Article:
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Russia denies Ukraine claim of incursion

KIEV — President Petro Poroshenko of Ukraine said Friday that Ukrainian forces had attacked and destroyed part of a column of Russian military vehicles on Ukrainian territory, a step that, if confirmed, would represent a significant escalation of hostilities between Ukraine and Russia.

Poroshenko told British Prime Minister David Cameron that ‘‘the majority’’ of a column of Russian military vehicles ‘‘had been destroyed by the Ukrainian artillery at night,’’ his office said in a statement. The announcement came as NATO Secretary General Anders Fogh Rasmussen said Friday that the defense alliance had seen an ‘‘incursion’’ into Ukraine the previous night.

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The Kremlin denied Friday that there had been a border incursion, and a Russian military spokesman said no Russian vehicles had been destroyed.

The incident came as Ukrainian border guards prepared Friday to inspect a separate convoy of Russian humanitarian aid bound for war-torn eastern Ukraine.

Kiev has claimed for months that Russia has been sending a stream of heavy weaponry to pro-Russian rebels who have seized territory in eastern Ukraine, but the Thursday encounter appeared to be the first time Western reporters had actually witnessed a military incursion. And unlike other rebel-held military vehicles, which have been stripped of markings, the armored personnel carriers seen crossing the border bore full Russian identification, including license plates, according to journalists with Britain’s Guardian and Telegraph newspapers who said they saw the vehicles cross the border.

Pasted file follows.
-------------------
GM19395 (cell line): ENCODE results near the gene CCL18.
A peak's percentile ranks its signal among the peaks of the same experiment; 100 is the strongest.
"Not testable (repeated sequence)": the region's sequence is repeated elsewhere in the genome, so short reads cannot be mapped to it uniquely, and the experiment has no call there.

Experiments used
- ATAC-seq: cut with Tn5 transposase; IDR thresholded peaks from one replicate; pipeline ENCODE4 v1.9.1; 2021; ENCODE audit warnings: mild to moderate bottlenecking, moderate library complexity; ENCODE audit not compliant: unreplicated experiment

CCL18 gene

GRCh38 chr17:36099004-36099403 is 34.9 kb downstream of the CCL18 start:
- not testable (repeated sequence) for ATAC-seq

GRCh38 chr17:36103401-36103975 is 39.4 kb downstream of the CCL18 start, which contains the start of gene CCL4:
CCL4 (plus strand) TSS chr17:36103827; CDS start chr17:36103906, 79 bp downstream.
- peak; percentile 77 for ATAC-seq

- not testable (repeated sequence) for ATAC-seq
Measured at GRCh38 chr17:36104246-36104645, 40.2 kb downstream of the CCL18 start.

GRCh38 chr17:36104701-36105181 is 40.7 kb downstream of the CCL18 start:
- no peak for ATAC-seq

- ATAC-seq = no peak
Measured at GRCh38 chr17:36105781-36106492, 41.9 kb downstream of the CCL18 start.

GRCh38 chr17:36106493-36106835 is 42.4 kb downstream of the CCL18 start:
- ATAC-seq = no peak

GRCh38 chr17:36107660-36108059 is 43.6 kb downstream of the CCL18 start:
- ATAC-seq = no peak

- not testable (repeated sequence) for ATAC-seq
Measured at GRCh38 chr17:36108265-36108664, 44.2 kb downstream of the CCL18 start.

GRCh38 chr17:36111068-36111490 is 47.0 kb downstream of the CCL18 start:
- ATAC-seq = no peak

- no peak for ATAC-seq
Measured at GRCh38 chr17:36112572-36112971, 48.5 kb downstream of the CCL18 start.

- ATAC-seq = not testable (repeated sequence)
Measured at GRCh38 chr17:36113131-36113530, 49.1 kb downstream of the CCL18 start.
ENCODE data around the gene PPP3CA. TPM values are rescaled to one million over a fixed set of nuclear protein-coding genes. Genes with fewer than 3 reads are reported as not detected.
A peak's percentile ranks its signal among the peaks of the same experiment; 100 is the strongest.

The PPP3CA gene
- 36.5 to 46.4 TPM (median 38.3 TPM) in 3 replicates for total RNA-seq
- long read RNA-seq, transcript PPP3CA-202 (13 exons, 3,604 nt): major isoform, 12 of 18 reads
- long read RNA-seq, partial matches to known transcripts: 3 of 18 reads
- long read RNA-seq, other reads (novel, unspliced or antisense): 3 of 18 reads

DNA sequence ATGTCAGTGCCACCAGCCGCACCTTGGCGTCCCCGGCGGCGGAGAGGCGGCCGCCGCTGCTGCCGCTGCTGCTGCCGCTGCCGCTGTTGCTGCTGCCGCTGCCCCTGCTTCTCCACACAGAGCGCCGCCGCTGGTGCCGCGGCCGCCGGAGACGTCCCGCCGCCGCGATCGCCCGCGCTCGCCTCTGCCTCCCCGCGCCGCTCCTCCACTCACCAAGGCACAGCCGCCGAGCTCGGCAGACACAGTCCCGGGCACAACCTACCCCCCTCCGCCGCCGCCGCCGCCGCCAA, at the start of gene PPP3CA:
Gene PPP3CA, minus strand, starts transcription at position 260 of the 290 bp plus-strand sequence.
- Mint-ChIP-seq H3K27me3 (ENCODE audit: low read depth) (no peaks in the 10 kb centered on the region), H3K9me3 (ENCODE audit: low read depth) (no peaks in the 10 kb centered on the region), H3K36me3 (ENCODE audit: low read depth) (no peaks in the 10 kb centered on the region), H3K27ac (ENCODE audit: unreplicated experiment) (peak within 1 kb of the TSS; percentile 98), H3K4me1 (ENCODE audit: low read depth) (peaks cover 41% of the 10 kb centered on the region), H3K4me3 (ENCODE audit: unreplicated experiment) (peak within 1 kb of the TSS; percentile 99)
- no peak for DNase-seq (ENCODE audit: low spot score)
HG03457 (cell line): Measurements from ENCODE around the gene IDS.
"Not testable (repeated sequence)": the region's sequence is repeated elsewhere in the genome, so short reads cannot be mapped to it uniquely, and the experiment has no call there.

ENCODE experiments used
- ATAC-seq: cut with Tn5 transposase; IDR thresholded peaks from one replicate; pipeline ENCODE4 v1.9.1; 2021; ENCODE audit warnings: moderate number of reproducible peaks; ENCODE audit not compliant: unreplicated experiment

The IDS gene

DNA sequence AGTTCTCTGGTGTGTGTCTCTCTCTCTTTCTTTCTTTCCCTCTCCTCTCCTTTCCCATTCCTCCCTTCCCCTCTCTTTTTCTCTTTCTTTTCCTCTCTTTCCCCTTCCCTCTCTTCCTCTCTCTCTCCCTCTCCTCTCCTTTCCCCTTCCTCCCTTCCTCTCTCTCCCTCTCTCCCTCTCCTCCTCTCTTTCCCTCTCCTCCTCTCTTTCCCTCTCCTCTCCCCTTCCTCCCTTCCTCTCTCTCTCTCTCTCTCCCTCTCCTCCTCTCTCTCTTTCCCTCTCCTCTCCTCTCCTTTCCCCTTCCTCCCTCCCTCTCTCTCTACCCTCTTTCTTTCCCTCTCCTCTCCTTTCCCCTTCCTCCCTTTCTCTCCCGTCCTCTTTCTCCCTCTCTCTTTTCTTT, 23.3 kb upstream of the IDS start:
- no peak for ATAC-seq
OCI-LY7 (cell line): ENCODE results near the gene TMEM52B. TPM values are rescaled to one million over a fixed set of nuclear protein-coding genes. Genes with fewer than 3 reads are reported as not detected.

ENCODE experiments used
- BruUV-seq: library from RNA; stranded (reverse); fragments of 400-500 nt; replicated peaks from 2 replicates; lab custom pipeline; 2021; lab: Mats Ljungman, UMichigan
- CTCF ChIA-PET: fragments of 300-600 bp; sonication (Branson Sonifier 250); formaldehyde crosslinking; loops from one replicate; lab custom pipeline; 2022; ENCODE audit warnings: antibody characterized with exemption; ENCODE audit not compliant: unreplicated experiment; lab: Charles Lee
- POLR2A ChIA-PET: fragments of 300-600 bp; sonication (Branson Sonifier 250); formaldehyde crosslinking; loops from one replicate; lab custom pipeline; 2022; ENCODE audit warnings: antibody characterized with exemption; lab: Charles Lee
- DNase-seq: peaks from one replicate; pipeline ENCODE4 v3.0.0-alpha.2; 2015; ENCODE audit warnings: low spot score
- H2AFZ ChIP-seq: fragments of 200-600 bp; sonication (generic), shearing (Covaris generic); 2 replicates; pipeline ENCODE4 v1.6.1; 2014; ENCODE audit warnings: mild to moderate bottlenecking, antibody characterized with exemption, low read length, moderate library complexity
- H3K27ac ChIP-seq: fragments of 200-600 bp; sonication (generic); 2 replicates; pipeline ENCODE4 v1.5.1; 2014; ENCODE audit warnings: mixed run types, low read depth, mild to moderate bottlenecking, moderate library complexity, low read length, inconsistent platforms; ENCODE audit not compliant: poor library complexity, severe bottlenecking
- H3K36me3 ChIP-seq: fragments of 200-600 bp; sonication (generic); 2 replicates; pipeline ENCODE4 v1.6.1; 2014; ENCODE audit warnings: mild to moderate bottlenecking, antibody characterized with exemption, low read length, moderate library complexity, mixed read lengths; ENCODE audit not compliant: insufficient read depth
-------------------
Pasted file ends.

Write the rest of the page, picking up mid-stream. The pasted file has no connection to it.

Poroshenko said Ukrainian forces had engaged the same Russian column of vehicles that the journalists had witnessed entering Ukraine. It was not immediately clear how he knew it was the same cluster of vehicles, and neither his account nor that of the British journalists could be independently confirmed.

The apparent head-to-head military engagement would mean that Ukrainian and Russian forces had directly engaged in combat on Ukrainian soil.

As for the aid convoy, the compromise deal to allow the Ukrainian officials to inspect the trucks on Russian soil initially will enable the trucks to cross straight into rebel-held territory near the besieged city of Luhansk. The convoy of 262 Russian vehicles had driven close to a rebel-held border checkpoint a day earlier.

But the humanitarian aid also appeared to be a source of tension Friday, as the Russian Foreign Ministry warned that it had received reports that Ukrainian forces planned to target its aid trucks once they entered Ukrainian territory.

‘‘There are forces that are not simply bent on depriving the population of southeastern Ukraine of much-needed aid now, but also on carrying out an open provocation,’’ the Foreign Ministry said in a statement. It said it had ‘‘received reports of direct threats to use force against our convoys,’’ saying that a pro-Kiev volunteer battalion planned to mine stretches of the road that runs between the Russian border and the rebel-held city of Luhansk, the aid convoy’s final destination.

‘‘Those who harbor such criminal plans are taking on a huge responsibility for the consequences,’’ the statement said.

Rebels control most of the territory between the border crossing and Luhansk, but the Ukrainian military said Thursday that it had retaken a key town abutting the main transit highway in the area.

The Ukrainian military said Friday that a team of 59 border and customs officials had traveled to the Russian side of the border crossing to prepare for screening the trucks, which the Russian government has said carry nearly 2,000 tons of aid intended for civilians in Luhansk. Residents there have been without water or electricity for nearly two weeks.

‘‘Help is needed, and we will do everything to make it possible,’’ Ukrainian military spokesman Andriy Lysenko told a briefing in Kiev.

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